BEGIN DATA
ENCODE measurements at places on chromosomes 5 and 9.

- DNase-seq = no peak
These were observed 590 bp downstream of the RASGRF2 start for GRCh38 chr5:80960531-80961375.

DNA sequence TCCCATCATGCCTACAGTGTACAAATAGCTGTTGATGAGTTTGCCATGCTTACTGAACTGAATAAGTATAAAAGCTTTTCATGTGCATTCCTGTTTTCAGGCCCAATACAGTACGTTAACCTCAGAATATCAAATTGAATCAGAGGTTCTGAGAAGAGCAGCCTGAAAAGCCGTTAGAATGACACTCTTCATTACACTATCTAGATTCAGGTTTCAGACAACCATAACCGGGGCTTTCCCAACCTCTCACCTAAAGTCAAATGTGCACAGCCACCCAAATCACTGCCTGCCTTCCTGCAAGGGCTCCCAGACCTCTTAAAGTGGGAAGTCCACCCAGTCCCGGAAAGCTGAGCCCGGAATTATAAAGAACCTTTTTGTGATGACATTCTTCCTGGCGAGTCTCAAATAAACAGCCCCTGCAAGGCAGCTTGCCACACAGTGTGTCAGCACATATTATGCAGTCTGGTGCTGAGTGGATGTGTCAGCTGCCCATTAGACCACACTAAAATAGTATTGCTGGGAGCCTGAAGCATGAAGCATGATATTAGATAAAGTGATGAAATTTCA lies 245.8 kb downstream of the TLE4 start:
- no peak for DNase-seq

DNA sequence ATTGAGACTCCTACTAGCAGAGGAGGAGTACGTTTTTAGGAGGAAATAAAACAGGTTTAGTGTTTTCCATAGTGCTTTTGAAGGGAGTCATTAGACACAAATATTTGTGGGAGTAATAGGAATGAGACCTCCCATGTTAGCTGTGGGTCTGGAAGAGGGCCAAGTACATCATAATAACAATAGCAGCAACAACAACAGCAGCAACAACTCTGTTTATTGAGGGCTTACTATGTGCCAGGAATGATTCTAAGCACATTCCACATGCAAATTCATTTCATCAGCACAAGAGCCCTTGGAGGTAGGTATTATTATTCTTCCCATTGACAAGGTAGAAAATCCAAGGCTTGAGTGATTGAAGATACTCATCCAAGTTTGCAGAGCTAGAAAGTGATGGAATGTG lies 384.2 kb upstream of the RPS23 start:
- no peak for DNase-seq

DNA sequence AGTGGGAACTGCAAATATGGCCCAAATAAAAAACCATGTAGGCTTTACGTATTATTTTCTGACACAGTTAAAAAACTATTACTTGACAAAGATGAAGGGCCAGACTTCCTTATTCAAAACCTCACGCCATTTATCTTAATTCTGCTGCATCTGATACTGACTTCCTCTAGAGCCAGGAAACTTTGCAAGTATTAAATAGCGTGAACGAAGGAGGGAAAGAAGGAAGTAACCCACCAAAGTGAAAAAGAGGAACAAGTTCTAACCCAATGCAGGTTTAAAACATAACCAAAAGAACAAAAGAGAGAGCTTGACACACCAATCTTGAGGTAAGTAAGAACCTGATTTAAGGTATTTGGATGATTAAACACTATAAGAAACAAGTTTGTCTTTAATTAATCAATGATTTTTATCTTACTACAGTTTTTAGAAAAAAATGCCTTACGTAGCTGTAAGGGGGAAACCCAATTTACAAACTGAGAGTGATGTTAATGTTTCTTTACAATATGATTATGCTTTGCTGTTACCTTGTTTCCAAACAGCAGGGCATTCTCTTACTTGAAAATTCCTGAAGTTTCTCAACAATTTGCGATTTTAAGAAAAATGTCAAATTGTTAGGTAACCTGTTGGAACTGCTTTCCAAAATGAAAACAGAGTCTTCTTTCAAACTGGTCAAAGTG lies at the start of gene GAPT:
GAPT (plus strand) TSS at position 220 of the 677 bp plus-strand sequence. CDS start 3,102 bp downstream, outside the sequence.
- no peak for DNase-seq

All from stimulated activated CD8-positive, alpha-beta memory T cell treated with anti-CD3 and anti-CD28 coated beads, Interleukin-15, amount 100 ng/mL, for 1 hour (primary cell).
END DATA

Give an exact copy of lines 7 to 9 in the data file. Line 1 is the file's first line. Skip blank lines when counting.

- no peak for DNase-seq

DNA sequence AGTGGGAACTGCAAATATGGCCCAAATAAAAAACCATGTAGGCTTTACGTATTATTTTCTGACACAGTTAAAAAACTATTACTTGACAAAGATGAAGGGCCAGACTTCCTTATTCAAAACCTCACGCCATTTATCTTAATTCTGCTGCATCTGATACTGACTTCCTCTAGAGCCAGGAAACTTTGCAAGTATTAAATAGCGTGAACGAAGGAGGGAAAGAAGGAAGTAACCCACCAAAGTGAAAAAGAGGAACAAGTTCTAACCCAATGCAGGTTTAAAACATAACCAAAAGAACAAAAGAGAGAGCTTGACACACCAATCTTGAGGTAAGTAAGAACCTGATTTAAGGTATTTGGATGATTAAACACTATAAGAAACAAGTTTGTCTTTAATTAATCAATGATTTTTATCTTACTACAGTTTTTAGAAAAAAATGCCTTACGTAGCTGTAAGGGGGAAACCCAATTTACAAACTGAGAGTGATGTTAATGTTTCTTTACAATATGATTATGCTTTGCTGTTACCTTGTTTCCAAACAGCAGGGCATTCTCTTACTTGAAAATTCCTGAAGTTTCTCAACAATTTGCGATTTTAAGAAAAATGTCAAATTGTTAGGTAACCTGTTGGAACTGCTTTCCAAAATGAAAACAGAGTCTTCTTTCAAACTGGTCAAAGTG lies at the start of gene GAPT:
GAPT (plus strand) TSS at position 220 of the 677 bp plus-strand sequence. CDS start 3,102 bp downstream, outside the sequence.